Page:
On July 30 and the morning of July 31, the co-authors of the July 30 New York Times op-ed "A War We Just Might Win," Michael O'Hanlon and Kenneth Pollack, appeared on six live television news programs to discuss their conclusion that "[w]e are finally getting somewhere in Iraq, at least in military terms." O'Hanlon and Pollack wrote that they had recently returned from Iraq, where they "spent eight days meeting with American and Iraqi military and civilian personnel." But only one interviewer, CNN's Wolf Blitzer, asked either O'Hanlon or Pollack about the circumstances of their visit. Blitzer asked, "[D]id you have the freedom to say, 'I want to go here, I want to go there'? Who organized, in other words, the stopovers, the visits that you were having?" Pollack responded that the trip "was largely organized by the military." In other words, Pollack and O'Hanlon "largely" saw what the military wanted them to see. On several previous occasions, the media have similarly reported on public figures who have visited Iraq and cited progress on security matters without reporting whether those figures were allowed to choose the locations they visited, if their trips were organized by the military, or the extent of the protection they received during their trip.
Media outlets have failed to ask O'Hanlon, Pollack, and other visitors to Iraq about whether they had military escorts -- and the extent to which the military chose the sites that they visited -- even after the media uncritically reported that Sen. John McCain (R-AZ) touted the military's purported success in making a Baghdad market safer. On April 1, McCain, Sen. Lindsey O. Graham (R-SC), and Reps. Mike Pence (R-IN) and Rick Renzi (R-AZ) visited Baghdad's Shorja market under heavy guard. Shortly thereafter, McCain asserted that "things are getting better in Iraq," and Graham argued that "[i]t will be a huge mistake to set a deadline. It (the U.S. troop surge) is working." Pence said the market "was 'like a normal outdoor market in Indiana in the summer time.' " While April 1 reports by The Washington Post and the Associated Press described the delegation's walk through the market as "heavily guarded," an April 2 online article from The Hill did not report the security measures that made it possible for the members of Congress to stroll through the market, located outside the Green Zone, as Media Matters for America documented. Additionally, on the April 2 edition of MSNBC Live, on-screen text read: "Sen. John McCain: Baghdad crackdown is working" and "Sen. John McCain says there are reasons for 'cautious optimism.' " However, as this text appeared, NBC News correspondent Tom Aspell said, "It's hard to see where he's getting his information from." In fact, after subsequent reports, McCain was forced to admit that he had "miss[poken]" when he declared the market safe, as Media Matters has noted. Indeed, an April 3 New York Times article reported that the delegation arrived "with more than 100 soldiers in armored Humvees -- the equivalent of an entire company -- and attack helicopters circled overhead" and that "the merchants there [in the market] were incredulous about the Americans' conclusions."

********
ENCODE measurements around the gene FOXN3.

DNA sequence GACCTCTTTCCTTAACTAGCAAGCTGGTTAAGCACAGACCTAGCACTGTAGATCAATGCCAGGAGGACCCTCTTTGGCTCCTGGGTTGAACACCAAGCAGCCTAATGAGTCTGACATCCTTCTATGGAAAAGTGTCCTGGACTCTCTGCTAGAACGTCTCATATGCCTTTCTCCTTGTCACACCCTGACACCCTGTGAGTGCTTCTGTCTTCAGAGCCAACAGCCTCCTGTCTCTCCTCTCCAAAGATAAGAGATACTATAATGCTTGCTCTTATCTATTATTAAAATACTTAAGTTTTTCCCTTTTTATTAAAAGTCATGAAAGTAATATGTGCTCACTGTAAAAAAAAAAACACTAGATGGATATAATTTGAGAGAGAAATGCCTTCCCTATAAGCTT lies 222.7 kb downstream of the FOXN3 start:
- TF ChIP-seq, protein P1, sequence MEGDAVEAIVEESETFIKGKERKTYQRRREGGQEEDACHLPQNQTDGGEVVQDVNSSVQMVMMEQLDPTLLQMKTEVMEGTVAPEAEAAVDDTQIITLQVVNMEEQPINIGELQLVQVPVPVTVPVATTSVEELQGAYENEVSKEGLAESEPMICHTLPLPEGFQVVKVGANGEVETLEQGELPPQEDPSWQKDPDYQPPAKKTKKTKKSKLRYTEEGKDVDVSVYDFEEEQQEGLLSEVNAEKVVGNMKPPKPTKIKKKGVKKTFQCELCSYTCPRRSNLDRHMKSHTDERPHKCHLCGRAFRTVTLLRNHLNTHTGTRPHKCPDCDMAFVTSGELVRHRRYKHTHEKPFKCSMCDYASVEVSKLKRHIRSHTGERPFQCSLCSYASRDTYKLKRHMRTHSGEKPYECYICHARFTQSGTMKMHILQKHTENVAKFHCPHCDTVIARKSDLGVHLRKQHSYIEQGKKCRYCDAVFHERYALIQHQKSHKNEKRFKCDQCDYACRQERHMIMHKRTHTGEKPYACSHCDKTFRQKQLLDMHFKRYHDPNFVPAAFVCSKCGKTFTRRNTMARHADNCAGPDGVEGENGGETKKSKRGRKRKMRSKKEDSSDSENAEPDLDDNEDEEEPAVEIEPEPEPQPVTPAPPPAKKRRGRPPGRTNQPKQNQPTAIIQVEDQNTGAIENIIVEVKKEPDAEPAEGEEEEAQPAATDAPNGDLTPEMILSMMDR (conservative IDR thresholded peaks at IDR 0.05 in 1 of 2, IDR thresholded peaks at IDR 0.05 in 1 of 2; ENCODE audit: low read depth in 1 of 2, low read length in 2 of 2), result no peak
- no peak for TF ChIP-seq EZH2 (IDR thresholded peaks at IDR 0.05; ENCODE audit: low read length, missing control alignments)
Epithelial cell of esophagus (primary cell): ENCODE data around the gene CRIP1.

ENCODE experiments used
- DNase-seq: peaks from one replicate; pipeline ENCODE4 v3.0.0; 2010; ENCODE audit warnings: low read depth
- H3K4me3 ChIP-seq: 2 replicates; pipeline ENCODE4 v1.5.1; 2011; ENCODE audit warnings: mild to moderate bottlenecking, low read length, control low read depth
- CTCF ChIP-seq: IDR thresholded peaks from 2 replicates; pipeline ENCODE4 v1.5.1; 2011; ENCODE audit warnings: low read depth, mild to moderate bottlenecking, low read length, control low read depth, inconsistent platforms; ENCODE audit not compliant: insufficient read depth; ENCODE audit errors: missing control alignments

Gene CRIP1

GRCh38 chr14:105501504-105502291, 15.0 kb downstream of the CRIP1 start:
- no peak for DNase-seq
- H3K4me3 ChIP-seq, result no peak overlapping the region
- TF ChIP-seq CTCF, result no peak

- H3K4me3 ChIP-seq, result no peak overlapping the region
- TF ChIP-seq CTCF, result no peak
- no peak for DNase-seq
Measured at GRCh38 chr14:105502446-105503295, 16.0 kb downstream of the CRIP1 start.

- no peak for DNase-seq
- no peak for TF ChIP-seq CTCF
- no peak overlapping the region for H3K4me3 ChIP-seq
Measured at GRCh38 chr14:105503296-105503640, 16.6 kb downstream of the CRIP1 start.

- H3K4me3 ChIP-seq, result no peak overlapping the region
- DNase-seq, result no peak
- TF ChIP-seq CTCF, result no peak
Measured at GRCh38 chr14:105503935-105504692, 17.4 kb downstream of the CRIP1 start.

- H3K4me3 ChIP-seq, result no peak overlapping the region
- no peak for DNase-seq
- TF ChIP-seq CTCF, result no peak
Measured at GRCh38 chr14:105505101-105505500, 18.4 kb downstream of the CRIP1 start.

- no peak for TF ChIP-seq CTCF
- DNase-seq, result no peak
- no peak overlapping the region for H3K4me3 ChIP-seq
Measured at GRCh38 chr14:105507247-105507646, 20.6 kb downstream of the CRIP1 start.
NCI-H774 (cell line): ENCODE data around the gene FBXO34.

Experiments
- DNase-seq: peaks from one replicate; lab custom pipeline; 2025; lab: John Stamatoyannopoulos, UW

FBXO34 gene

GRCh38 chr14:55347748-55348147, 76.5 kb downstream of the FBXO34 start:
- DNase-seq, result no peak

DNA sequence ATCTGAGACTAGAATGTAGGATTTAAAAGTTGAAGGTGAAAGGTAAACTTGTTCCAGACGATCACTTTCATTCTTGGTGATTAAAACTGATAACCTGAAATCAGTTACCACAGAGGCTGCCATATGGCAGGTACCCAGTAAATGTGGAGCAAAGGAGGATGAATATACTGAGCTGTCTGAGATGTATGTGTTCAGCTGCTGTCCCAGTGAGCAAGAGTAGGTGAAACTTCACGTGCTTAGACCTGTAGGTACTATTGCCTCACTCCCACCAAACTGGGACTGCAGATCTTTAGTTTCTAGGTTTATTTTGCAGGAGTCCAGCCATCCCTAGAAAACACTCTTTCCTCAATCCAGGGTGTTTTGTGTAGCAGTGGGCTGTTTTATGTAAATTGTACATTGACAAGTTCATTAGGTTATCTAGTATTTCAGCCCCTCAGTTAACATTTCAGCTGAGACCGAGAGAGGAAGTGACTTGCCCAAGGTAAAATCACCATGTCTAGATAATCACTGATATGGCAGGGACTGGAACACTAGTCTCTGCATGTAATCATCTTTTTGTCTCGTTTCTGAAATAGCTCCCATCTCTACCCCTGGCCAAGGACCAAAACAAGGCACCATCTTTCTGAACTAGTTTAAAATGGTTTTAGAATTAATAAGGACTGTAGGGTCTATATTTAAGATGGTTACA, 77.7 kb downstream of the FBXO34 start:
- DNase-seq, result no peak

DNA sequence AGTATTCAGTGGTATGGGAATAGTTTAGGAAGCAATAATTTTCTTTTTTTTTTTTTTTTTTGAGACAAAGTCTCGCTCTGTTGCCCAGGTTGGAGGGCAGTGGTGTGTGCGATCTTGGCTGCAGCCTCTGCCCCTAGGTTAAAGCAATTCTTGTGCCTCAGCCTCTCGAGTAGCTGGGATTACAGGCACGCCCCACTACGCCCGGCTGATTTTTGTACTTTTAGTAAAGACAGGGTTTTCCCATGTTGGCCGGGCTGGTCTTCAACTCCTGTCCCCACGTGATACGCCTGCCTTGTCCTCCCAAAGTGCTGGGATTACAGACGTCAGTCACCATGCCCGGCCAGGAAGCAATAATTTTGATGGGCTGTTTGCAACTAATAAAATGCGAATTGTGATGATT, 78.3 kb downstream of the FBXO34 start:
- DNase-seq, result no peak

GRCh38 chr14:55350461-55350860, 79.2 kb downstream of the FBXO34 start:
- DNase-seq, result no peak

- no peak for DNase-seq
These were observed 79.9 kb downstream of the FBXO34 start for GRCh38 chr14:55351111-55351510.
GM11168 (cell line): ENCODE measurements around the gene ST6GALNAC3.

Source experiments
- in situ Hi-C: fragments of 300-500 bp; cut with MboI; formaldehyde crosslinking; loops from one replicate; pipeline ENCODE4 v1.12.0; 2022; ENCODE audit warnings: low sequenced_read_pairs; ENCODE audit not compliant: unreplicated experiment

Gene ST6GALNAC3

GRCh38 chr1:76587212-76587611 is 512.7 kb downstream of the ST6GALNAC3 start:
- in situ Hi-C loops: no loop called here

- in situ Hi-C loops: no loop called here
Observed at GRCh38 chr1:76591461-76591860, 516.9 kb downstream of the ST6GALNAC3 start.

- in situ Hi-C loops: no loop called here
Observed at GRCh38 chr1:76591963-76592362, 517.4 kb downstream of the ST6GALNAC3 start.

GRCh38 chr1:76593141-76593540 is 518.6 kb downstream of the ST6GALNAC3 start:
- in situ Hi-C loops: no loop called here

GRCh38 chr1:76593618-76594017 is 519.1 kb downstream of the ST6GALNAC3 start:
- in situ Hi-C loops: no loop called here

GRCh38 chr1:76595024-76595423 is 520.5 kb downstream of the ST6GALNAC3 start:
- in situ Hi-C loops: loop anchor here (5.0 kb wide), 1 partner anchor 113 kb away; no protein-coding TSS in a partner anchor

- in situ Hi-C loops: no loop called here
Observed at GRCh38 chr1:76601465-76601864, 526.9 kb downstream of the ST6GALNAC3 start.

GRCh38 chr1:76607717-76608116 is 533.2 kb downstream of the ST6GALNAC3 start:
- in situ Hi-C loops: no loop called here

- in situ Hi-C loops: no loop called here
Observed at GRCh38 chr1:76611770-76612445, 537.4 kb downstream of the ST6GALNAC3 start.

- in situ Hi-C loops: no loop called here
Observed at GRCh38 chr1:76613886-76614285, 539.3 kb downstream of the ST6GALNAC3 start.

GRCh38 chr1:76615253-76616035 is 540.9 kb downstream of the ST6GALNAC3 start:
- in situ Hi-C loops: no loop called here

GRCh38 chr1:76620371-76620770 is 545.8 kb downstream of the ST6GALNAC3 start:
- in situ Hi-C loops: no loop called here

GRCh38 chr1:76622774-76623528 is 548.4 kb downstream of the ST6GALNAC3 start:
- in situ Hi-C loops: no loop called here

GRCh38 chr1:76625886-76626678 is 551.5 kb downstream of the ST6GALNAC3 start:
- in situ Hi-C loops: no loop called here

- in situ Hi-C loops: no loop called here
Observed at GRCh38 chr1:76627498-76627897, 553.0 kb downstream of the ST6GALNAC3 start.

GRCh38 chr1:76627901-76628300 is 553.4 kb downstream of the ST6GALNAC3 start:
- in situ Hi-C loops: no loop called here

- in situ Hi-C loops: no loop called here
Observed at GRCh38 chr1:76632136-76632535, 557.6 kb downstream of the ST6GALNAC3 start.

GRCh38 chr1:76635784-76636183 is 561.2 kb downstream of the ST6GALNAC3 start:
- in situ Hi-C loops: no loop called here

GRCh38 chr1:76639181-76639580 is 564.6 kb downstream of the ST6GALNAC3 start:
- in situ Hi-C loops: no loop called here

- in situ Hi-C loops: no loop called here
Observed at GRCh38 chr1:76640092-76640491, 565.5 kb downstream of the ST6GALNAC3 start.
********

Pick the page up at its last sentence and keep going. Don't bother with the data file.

On July 30, Pollack appeared live during the 9 a.m. ET hour of CNN Newsroom and the 5 p.m. ET hour of CNN's The Situation Room, as well as MSNBC's Tucker and National Public Radio's Talk of the Nation. O'Hanlon appeared on the July 30 edition of MSNBC's Hardball and the July 31 edition of CBS' Early Show. But only Blitzer asked if their trip was organized by the military and whether they had "the freedom to say, 'I want to go here, I want to go there.' " From the 5 p.m. ET hour of the July 30 edition of The Situation Room: